To hook up to the network, Nelson customers must pay an installation fee, which is amortized over five years. This has ranged from $600 to $6,000 for individual customers, says Baylor Fooks, co-owner of Blue Ridge InternetWorks, who likens installation to connecting a rural customer to an electrical co-op or public utilities. In its first two months this spring, only 20 customers had signed up. The county broadband authority also will begin offering an expanded wireless network, using the new high-speed fiber infrastructure.
“There’s still a large number of residents in Nelson County that are prohibitively far away from the backbone fiber to make this work, and the hope is that wireless [Internet service providers] or tactical deployments of DSL will solve those problems,” Fooks says.
Adds Jackson: “There’s not a soul on the planet that wouldn’t want fiber to the home. Everybody wants that, but to be able to drill through rock to lay fiber into some of these areas is just cost prohibitive, so a lot of the communities are looking at wireless solutions as a way to reach more homes [with high-speed Internet] in a more cost-effective manner.”
In the Northern Neck, the local planning district commission and local wireless Internet provider Northern Neck Wi-Fi have struggled to find federal grants or loans to upgrade the local wireless network to deliver high-speed service to rural areas, particularly along the region’s sprawling 1,200 miles of shore line.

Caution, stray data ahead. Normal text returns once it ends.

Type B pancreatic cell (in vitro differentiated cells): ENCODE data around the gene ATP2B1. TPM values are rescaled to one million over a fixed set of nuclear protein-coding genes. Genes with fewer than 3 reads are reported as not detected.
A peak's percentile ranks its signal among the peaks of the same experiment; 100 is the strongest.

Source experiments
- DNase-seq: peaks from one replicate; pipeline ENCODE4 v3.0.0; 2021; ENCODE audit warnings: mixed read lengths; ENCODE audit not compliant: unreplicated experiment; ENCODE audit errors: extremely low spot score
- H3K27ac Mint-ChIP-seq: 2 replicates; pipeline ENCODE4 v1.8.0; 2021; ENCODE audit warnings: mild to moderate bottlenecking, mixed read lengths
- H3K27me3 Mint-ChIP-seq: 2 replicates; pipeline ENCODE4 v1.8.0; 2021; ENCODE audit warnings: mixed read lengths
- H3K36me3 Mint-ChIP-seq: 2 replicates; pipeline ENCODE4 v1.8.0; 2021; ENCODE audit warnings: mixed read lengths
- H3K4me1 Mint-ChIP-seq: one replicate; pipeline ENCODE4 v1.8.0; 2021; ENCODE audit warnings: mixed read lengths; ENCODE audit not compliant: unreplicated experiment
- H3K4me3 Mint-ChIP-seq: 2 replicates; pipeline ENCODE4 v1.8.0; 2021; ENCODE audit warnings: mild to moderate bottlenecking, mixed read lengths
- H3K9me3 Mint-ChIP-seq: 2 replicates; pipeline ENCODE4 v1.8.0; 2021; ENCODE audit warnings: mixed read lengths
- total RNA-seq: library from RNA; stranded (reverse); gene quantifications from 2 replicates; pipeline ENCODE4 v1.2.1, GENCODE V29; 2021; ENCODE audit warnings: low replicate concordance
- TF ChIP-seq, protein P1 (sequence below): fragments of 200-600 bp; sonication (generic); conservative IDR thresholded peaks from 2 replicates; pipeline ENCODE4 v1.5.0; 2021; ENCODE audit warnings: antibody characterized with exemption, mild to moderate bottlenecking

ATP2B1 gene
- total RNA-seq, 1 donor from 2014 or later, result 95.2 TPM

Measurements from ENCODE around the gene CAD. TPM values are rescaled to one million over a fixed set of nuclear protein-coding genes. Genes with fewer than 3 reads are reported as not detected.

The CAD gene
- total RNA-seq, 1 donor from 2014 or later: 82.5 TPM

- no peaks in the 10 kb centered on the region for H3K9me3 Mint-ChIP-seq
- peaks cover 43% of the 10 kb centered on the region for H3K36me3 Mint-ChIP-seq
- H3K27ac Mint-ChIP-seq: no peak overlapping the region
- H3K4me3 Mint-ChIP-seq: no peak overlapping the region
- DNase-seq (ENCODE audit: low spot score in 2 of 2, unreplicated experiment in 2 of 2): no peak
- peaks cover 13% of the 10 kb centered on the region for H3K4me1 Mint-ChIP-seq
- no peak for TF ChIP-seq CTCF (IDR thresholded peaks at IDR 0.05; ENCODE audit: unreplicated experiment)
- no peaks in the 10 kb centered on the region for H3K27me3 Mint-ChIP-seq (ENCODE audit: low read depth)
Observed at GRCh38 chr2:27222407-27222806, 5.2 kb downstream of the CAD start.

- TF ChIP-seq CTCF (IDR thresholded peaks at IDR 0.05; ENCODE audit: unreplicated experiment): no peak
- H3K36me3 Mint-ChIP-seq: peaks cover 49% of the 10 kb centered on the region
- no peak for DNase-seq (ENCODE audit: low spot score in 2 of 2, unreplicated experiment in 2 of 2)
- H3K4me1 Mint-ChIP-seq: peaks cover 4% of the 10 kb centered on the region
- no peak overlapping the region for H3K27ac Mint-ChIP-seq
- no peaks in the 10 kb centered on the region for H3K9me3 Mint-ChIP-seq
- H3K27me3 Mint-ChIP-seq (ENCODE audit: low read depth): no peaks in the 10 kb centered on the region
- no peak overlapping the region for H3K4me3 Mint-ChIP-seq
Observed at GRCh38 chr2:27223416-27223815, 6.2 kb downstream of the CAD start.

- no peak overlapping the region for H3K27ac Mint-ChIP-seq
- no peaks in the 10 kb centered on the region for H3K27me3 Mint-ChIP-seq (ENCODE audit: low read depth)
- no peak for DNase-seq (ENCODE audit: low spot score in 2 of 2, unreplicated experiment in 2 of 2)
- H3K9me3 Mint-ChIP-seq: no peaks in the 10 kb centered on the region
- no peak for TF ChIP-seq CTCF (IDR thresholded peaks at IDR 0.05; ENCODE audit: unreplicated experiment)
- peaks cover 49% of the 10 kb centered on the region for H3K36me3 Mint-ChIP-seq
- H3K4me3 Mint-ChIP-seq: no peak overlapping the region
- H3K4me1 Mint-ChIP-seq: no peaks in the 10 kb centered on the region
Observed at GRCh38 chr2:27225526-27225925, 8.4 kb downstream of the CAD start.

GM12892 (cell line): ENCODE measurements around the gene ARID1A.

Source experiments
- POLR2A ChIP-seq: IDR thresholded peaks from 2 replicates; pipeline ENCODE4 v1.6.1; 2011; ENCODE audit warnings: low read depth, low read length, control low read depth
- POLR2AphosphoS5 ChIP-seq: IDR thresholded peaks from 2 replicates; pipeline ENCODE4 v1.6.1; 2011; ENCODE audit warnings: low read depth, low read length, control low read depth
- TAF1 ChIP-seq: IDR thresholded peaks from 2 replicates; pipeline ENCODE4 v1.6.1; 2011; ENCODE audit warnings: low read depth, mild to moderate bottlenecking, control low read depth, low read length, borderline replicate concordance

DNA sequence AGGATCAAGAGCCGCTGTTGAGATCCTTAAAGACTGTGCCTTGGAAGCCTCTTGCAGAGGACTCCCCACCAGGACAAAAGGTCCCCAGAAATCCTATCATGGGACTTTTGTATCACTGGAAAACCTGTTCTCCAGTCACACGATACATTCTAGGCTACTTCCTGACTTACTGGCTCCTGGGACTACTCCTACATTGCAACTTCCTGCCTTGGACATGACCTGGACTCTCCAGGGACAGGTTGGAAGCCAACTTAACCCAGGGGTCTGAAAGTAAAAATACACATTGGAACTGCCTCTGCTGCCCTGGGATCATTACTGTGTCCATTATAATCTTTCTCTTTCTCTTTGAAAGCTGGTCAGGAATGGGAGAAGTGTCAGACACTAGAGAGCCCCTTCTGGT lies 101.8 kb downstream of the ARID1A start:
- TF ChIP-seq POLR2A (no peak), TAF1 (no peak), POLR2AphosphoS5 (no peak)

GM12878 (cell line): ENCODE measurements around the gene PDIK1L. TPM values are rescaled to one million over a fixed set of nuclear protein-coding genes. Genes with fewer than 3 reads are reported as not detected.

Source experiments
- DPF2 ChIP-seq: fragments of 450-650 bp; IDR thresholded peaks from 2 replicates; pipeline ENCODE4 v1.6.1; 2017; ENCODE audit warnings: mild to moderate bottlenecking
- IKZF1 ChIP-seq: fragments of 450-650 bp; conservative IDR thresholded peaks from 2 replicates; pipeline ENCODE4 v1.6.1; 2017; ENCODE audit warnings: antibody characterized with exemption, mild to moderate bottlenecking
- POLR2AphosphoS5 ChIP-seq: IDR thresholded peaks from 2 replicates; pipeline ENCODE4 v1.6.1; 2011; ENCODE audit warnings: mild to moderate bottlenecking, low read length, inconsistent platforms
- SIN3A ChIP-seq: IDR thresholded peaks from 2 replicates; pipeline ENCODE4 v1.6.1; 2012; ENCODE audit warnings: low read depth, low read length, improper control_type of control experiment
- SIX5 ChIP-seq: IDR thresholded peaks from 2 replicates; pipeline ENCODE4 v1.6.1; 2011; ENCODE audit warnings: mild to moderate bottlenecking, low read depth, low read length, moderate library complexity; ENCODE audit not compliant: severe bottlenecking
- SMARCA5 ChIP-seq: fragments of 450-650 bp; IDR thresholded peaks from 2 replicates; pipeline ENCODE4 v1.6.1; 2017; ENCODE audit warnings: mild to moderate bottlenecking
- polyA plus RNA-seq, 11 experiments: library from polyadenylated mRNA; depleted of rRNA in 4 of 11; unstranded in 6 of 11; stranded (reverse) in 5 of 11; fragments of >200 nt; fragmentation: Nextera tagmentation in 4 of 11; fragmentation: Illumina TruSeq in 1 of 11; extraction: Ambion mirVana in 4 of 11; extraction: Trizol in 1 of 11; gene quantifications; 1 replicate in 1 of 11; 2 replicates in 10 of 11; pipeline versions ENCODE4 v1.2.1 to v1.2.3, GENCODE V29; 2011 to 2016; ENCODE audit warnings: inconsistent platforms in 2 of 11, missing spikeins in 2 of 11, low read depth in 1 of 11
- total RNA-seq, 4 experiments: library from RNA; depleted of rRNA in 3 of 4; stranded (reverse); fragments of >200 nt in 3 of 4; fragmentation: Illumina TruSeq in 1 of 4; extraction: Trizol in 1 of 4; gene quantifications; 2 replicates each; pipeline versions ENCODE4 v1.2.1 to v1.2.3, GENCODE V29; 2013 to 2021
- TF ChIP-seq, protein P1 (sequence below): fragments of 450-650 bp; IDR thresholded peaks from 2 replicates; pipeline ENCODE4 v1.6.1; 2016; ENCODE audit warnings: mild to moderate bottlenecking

Northern Neck Wi-Fi’s current technology delivers Internet to about 3,500 rural homes, but “we know there are people who still don’t have Internet. We have 1,000 or more on our waiting list we can’t provide with Internet right now,” says network engineer Tom Foulkes, a network engineer and one of the company’s owners. The current wireless network also can’t deliver the capacity or speeds needed to keep up with today’s multimedia Internet. “Two years ago, Netflix was a new idea, but now it’s the norm,” Foulkes says. “A lot more bandwidth is being used.”
Another problem is that his wholesale price for buying Internet access to deliver to his customers is much higher than it would be for a service provider in a densely populated, urban area because as a rural provider he has to pay additional connection fees.
For about $6 million, Foulkes estimates, he could upgrade his wireless network with a new system that could deliver high-speed Internet to about 75 percent of the Northern Neck. He could get a pilot system started for about $1.65 million. But grant money hasn’t been available for the past couple years, and the USDA already has turned down one federal loan application from Northern Neck Wi-Fi. Now Foulkes is trying to decide whether he should reapply for the federal loan — a long, complicated process fraught with red tape — or whether he should hire a grant writer to seek funds. He’s consulting the office of U.S. Sen. Mark Warner for help.
For Foulkes, high-speed Internet is a crucial issue for his community’s future. “These kids in school down here need high-speed Internet and most of their homes don’t have it,” says the father of four (whose wife is expecting their fifth child). If he can upgrade the wireless network, he plans to offer low-cost or free high-speed Internet access to poor families with school-age children. “Yes, I want to make money off of it, but I really want to help the area, and that’s my first and foremost thing to do,” he explains.
“My son is 9, and he can set up a server. I think if more children had the chance to do their homework on the Internet, they’d get better grades and be able to go further on [in their educations]. From my personal experience, high-speed Internet is very important for kids to study and to learn computers and for their futures.”